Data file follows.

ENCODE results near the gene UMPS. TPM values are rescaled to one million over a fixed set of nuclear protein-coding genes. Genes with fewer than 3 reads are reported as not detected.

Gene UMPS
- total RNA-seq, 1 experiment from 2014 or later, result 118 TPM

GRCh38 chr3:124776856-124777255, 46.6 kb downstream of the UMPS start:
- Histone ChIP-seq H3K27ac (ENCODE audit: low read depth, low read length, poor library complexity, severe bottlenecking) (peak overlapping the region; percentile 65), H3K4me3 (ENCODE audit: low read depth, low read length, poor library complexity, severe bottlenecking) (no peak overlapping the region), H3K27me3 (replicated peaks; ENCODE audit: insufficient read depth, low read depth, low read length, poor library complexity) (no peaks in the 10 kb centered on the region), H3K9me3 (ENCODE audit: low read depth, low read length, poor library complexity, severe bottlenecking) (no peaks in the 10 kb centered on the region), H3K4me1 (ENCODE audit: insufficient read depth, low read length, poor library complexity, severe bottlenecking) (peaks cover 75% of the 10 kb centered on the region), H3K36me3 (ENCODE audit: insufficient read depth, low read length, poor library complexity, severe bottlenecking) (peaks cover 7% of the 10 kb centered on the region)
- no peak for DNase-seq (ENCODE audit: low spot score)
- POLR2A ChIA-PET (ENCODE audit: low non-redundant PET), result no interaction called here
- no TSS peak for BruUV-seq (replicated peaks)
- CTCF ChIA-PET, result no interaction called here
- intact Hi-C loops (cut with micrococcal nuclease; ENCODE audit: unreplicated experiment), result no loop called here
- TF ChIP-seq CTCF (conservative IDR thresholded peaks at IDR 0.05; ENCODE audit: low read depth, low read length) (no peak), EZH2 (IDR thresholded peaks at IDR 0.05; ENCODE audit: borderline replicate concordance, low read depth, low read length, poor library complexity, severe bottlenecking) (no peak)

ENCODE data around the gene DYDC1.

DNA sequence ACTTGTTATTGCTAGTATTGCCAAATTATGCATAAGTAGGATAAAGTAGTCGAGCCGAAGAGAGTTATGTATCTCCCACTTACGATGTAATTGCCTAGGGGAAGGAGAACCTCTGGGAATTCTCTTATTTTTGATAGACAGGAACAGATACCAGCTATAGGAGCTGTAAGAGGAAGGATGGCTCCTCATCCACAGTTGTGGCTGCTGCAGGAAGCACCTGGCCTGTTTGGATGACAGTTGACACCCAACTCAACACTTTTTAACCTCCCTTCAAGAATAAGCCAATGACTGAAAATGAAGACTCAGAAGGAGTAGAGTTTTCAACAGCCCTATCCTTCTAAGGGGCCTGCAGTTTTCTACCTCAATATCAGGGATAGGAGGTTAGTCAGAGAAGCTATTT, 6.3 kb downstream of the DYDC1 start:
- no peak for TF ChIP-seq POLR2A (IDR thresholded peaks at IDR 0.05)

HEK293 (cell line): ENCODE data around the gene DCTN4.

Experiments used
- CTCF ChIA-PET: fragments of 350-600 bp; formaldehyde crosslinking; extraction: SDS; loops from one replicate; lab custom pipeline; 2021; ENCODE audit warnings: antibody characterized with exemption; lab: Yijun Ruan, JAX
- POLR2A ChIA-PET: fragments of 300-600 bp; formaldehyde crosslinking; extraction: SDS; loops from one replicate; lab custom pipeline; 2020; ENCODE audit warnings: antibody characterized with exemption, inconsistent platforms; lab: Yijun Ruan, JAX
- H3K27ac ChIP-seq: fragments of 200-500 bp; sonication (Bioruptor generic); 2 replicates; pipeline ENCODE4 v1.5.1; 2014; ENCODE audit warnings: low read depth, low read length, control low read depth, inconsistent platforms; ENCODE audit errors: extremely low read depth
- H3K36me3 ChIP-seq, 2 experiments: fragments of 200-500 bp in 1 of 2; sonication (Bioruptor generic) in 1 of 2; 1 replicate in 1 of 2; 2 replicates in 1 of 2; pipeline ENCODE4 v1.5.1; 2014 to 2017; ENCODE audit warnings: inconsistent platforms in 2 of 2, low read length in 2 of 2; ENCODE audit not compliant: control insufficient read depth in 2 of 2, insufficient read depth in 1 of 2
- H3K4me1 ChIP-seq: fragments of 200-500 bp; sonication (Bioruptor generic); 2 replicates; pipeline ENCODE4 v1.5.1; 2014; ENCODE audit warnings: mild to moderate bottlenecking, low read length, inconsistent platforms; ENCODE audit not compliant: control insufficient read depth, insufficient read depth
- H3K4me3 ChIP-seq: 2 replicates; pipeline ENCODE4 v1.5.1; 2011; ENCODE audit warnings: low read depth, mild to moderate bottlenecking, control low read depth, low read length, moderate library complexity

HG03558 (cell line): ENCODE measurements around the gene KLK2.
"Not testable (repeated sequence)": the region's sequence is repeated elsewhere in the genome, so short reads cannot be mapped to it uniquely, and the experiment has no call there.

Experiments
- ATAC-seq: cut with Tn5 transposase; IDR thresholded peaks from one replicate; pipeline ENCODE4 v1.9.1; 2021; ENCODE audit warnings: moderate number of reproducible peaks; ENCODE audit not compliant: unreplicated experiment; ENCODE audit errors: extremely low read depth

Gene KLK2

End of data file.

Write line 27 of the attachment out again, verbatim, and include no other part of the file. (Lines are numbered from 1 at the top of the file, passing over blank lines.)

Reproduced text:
Gene KLK2